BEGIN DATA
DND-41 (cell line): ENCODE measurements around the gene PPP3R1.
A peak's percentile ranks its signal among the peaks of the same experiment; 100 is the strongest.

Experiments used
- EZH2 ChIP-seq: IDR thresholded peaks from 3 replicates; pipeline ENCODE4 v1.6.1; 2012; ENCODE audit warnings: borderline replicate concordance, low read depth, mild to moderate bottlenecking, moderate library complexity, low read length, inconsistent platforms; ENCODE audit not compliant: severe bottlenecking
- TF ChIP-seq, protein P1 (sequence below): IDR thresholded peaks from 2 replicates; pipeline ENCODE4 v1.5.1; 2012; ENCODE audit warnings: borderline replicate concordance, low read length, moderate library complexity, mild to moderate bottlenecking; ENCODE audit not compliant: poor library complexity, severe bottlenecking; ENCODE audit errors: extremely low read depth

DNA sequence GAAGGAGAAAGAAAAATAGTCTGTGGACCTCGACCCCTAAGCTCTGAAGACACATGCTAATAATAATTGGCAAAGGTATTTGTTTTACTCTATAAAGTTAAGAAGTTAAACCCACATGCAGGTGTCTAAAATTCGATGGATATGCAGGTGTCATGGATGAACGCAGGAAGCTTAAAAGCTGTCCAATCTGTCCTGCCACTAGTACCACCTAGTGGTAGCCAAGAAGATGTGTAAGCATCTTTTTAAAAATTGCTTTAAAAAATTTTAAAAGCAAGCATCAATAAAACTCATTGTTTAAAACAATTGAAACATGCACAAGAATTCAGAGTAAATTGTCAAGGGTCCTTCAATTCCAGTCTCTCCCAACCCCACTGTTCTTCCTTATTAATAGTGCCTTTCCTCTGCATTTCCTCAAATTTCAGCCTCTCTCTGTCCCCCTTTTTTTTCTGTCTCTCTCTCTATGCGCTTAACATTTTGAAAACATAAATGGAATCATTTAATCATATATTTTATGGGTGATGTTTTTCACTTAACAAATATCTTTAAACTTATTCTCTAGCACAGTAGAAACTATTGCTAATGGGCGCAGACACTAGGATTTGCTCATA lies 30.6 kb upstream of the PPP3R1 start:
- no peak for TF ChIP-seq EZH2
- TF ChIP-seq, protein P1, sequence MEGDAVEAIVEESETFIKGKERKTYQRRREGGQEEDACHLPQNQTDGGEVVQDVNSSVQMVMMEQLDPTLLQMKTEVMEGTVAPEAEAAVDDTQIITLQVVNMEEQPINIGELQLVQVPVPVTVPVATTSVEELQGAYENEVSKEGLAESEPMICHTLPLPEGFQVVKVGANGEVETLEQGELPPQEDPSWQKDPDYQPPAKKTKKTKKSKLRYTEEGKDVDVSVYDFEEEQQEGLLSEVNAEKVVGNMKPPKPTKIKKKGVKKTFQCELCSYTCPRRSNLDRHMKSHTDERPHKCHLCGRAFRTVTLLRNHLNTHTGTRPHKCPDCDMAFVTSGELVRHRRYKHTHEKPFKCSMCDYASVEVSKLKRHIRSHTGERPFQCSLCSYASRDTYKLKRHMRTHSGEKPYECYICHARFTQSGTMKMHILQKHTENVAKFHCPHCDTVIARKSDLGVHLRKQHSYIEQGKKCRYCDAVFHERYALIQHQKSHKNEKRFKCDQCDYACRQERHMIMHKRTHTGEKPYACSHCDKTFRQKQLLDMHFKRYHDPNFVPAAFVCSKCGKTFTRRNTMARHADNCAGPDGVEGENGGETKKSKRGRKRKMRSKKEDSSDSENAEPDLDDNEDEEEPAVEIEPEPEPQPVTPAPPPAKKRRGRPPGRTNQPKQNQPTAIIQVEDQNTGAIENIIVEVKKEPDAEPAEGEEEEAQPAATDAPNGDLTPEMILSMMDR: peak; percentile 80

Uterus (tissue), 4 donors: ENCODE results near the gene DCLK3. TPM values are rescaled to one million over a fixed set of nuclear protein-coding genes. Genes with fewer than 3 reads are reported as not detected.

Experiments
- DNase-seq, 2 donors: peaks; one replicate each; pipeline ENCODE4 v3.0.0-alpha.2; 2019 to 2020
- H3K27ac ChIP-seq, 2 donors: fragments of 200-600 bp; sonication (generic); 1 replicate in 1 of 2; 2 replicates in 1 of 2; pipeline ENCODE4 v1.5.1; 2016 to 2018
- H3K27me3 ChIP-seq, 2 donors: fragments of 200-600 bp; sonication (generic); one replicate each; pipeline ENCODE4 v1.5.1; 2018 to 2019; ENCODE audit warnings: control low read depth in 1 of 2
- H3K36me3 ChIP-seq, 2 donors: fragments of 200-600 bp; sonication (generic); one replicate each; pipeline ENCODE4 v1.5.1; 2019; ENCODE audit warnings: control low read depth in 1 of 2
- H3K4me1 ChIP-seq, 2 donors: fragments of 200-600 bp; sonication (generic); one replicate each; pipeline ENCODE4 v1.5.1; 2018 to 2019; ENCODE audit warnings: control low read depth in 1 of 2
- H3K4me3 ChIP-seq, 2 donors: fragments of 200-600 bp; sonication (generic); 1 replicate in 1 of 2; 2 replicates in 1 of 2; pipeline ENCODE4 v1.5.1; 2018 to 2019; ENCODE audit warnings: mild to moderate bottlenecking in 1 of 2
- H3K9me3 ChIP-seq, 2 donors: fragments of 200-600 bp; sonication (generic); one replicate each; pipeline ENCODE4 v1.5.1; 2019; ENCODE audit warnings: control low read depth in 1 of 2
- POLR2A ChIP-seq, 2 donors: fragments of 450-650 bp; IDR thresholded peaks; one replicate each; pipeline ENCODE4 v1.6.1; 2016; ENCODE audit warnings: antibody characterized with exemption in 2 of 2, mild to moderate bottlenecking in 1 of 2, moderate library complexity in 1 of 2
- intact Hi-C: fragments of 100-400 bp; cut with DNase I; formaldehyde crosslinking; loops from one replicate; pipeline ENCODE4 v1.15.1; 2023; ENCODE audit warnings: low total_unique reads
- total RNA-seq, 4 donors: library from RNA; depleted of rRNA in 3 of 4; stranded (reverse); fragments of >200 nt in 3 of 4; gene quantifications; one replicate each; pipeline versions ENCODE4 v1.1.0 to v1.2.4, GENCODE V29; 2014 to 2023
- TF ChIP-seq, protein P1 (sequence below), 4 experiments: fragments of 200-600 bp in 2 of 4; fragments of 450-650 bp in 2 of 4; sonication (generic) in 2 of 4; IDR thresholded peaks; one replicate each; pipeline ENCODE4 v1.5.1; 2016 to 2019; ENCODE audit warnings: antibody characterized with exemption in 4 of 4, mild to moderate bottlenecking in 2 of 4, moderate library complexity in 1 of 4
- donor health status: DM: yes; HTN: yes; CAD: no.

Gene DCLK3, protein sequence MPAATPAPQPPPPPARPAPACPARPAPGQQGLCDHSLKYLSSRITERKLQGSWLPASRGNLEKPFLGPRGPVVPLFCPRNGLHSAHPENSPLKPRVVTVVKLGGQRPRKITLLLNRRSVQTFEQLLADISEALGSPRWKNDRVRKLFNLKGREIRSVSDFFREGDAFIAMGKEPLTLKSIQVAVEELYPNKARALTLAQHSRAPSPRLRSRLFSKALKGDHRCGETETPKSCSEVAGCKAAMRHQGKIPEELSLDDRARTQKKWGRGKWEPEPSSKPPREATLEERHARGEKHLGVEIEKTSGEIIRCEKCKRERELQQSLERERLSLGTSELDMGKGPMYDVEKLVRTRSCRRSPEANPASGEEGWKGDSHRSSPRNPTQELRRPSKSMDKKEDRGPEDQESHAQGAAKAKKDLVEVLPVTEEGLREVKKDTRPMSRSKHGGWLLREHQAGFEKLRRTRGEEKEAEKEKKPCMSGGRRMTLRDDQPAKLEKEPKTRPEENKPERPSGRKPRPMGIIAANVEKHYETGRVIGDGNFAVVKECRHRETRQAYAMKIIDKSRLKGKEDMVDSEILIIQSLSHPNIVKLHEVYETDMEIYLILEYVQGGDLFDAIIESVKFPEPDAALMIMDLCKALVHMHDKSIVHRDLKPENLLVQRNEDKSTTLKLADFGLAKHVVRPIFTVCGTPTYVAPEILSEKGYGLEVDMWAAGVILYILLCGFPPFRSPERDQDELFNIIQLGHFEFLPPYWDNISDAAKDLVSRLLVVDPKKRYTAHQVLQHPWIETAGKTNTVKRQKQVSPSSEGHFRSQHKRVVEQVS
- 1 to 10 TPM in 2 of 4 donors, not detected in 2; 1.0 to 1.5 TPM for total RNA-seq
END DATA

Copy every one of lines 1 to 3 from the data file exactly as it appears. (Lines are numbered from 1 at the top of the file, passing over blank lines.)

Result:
DND-41 (cell line): ENCODE measurements around the gene PPP3R1.
A peak's percentile ranks its signal among the peaks of the same experiment; 100 is the strongest.

Experiments used